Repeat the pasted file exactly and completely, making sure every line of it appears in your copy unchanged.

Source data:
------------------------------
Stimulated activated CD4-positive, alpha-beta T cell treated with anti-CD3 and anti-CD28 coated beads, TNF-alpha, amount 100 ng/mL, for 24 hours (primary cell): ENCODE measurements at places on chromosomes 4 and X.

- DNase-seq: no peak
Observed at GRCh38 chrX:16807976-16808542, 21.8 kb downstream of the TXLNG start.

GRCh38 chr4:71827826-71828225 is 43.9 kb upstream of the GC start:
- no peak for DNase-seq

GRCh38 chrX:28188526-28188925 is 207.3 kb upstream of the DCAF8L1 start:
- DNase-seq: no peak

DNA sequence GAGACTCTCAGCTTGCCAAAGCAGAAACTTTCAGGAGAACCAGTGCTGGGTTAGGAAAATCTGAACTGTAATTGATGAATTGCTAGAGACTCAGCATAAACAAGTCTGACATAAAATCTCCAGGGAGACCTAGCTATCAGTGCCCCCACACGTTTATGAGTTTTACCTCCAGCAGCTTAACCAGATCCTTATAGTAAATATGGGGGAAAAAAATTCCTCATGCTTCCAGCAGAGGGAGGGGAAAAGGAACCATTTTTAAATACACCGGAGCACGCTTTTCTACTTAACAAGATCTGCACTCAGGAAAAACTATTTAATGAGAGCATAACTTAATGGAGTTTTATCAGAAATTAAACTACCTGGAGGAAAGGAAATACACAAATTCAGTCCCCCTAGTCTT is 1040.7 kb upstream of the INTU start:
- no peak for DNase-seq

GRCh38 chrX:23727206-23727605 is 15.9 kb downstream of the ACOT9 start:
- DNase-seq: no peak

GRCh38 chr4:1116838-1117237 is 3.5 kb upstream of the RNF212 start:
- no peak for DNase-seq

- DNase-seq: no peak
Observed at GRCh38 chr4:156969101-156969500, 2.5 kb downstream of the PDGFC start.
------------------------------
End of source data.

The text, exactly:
Stimulated activated CD4-positive, alpha-beta T cell treated with anti-CD3 and anti-CD28 coated beads, TNF-alpha, amount 100 ng/mL, for 24 hours (primary cell): ENCODE measurements at places on chromosomes 4 and X.

- DNase-seq: no peak
Observed at GRCh38 chrX:16807976-16808542, 21.8 kb downstream of the TXLNG start.

GRCh38 chr4:71827826-71828225 is 43.9 kb upstream of the GC start:
- no peak for DNase-seq

GRCh38 chrX:28188526-28188925 is 207.3 kb upstream of the DCAF8L1 start:
- DNase-seq: no peak

DNA sequence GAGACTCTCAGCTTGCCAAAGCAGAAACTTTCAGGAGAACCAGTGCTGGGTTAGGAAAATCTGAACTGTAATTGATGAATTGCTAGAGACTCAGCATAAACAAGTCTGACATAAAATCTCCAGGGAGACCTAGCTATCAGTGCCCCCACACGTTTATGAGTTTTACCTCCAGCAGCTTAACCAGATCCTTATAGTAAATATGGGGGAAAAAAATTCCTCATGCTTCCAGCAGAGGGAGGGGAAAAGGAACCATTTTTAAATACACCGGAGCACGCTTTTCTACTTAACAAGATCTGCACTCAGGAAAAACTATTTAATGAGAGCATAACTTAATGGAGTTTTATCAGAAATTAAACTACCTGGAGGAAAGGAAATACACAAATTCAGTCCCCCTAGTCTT is 1040.7 kb upstream of the INTU start:
- no peak for DNase-seq

GRCh38 chrX:23727206-23727605 is 15.9 kb downstream of the ACOT9 start:
- DNase-seq: no peak

GRCh38 chr4:1116838-1117237 is 3.5 kb upstream of the RNF212 start:
- no peak for DNase-seq

- DNase-seq: no peak
Observed at GRCh38 chr4:156969101-156969500, 2.5 kb downstream of the PDGFC start.